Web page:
Division in Medieval Reading

Joe Chick, University of Warwick

 

The 2018 event at Keele University was my first Social History Society conference. As a PhD student, the event was an excellent chance to share ideas with other PhD students and early career researchers. The society has been making a particular effort to increase participation from medievalists and early modernists and this was very much reflected in a programme that was highly varied in time period.

The earliest map of Reading, from John Speed’s atlas of Great Britain, 1611

My PhD, in its second year, looks at urban society in English monastic towns through a case study of Reading in the years 1350-1600. With virtually every medieval English town having a religious house, my area of interest is more specifically places in which a monastery was lord of the whole town. In these places the relationship between town and abbey was not just a religious one but also a political, economic, and social one.

Medieval monastic towns are traditionally characterised in terms of their repressive lordship and violent town–abbey relations. My research considers this portrayal and engages with a range of other historical themes: local communities, social networks, identities, oligarchy, marginalised groups, monasticism, popular religion, and the Reformation. The project deliberately straddles the medieval and early modern periods in order to compare Reading society before and after the dissolution, an event of particular significance to places under monastic lordship.

St Laurence’s Church in Reading (photograph by Joe Chick)

The organisation of the SHS conference along thematic strands meant that, despite the varied topics, there were a large number of papers exploring common themes. Part of the Deviance, Inclusion and Exclusion strand, my paper – which came joint runner-up in the prize for best postgraduate paper – explored social divisions within Reading society. The focus on the division between abbey and lay society in most studies of monastic towns means that divisions within lay society itself are often overlooked.

My paper looked at inclusion and exclusion in terms of membership of the merchant guild in fifteenth- and sixteenth-century Reading. It examined society before and after the dissolution, an event which, for monastic towns, was not only a religious change but also a transition of lordship. The divide between guild members and non-guild members existed both before and after this event, but the dissolution served to add greater emphasis to the division. With the removal of the monastic landlord, the guild needed to create a sense of legitimacy to rule in order to capitalise on the transfer of political power. The result was that their goals became less closely aligned with those of the town at large. Instead they sought to narrow the corporation membership and to develop their image as a governing class in a way that emphasised their elevation above the rest of Reading society.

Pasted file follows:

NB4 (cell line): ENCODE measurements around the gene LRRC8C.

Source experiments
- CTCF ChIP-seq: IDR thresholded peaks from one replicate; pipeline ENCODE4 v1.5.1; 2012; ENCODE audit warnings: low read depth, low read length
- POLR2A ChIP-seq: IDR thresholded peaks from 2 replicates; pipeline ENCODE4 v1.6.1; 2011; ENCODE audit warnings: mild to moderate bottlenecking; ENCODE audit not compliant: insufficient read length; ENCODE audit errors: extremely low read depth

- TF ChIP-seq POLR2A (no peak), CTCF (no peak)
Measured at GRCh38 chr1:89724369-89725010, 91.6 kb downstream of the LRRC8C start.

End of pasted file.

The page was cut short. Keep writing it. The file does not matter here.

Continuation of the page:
Reading Abbey Gate (photograph by Joe Chick)

Hearing six papers in the ‘Deviance, Inclusion and Exclusion’ strand increased my awareness of other social divisions that it would be interesting to explore. A large number of these papers looked at exclusion and inclusion in terms of the social divide between men and women. Going into the conference, I was already aware that my research had focused predominantly on male members of society. This was an inherent consequence of exploring society through the records of the merchant guild, an organisation that only allowed male members.

My intention had already been for future research to explore the lives of women in Reading society and the conference provided ideas for how this could be achieved when studying an era in which most documentary sources were written by and about men. I particularly appreciated the feedback of Teresa Phipps who explained how leet court records and wills can indicate women acting in an independent capacity. My future research will also move on to explore parish religion, which was a social hub in which women had far more opportunity for involvement than the merchant guild.

As such, attending the conference was not only enjoyable but also a valuable exercise which will help to direct my research for the remainder of my PhD.

 

Click here to find out more about the SHS best postgraduate paper prize

You can also find out more about the poster prize by clicking here.

 

About the Author: Joe Chick is an ESRC-funded PhD student at the University of Warwick, working on a thesis entitled ‘Conflict, Compromise, and Change: Lay–Church Relations and the Dissolution in the Monastic Town of Reading, 1350-1600’. At the 2018 Social History Society conference he was joint runner-up in the prize for the best postgraduate paper.

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